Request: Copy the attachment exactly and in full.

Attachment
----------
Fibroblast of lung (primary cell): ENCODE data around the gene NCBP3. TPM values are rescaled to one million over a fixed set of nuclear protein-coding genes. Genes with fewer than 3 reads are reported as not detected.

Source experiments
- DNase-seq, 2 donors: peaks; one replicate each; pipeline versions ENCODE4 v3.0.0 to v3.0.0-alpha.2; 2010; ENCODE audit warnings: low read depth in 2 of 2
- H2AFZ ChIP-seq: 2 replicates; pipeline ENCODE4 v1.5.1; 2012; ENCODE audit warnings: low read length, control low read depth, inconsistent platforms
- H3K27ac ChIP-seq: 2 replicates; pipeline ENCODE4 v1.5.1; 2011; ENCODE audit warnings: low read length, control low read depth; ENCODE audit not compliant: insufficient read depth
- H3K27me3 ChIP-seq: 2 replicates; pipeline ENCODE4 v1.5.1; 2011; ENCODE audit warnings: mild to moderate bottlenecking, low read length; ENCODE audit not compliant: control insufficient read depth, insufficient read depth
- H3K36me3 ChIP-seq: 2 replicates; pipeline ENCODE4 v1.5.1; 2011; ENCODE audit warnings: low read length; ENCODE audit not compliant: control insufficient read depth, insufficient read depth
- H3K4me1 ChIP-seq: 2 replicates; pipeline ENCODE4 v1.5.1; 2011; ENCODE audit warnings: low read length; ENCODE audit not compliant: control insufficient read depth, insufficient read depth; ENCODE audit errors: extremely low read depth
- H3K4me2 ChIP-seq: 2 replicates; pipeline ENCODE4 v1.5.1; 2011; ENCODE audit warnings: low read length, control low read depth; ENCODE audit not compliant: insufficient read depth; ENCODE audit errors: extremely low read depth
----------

Fibroblast of lung (primary cell): ENCODE data around the gene NCBP3. TPM values are rescaled to one million over a fixed set of nuclear protein-coding genes. Genes with fewer than 3 reads are reported as not detected.

Source experiments
- DNase-seq, 2 donors: peaks; one replicate each; pipeline versions ENCODE4 v3.0.0 to v3.0.0-alpha.2; 2010; ENCODE audit warnings: low read depth in 2 of 2
- H2AFZ ChIP-seq: 2 replicates; pipeline ENCODE4 v1.5.1; 2012; ENCODE audit warnings: low read length, control low read depth, inconsistent platforms
- H3K27ac ChIP-seq: 2 replicates; pipeline ENCODE4 v1.5.1; 2011; ENCODE audit warnings: low read length, control low read depth; ENCODE audit not compliant: insufficient read depth
- H3K27me3 ChIP-seq: 2 replicates; pipeline ENCODE4 v1.5.1; 2011; ENCODE audit warnings: mild to moderate bottlenecking, low read length; ENCODE audit not compliant: control insufficient read depth, insufficient read depth
- H3K36me3 ChIP-seq: 2 replicates; pipeline ENCODE4 v1.5.1; 2011; ENCODE audit warnings: low read length; ENCODE audit not compliant: control insufficient read depth, insufficient read depth
- H3K4me1 ChIP-seq: 2 replicates; pipeline ENCODE4 v1.5.1; 2011; ENCODE audit warnings: low read length; ENCODE audit not compliant: control insufficient read depth, insufficient read depth; ENCODE audit errors: extremely low read depth
- H3K4me2 ChIP-seq: 2 replicates; pipeline ENCODE4 v1.5.1; 2011; ENCODE audit warnings: low read length, control low read depth; ENCODE audit not compliant: insufficient read depth; ENCODE audit errors: extremely low read depth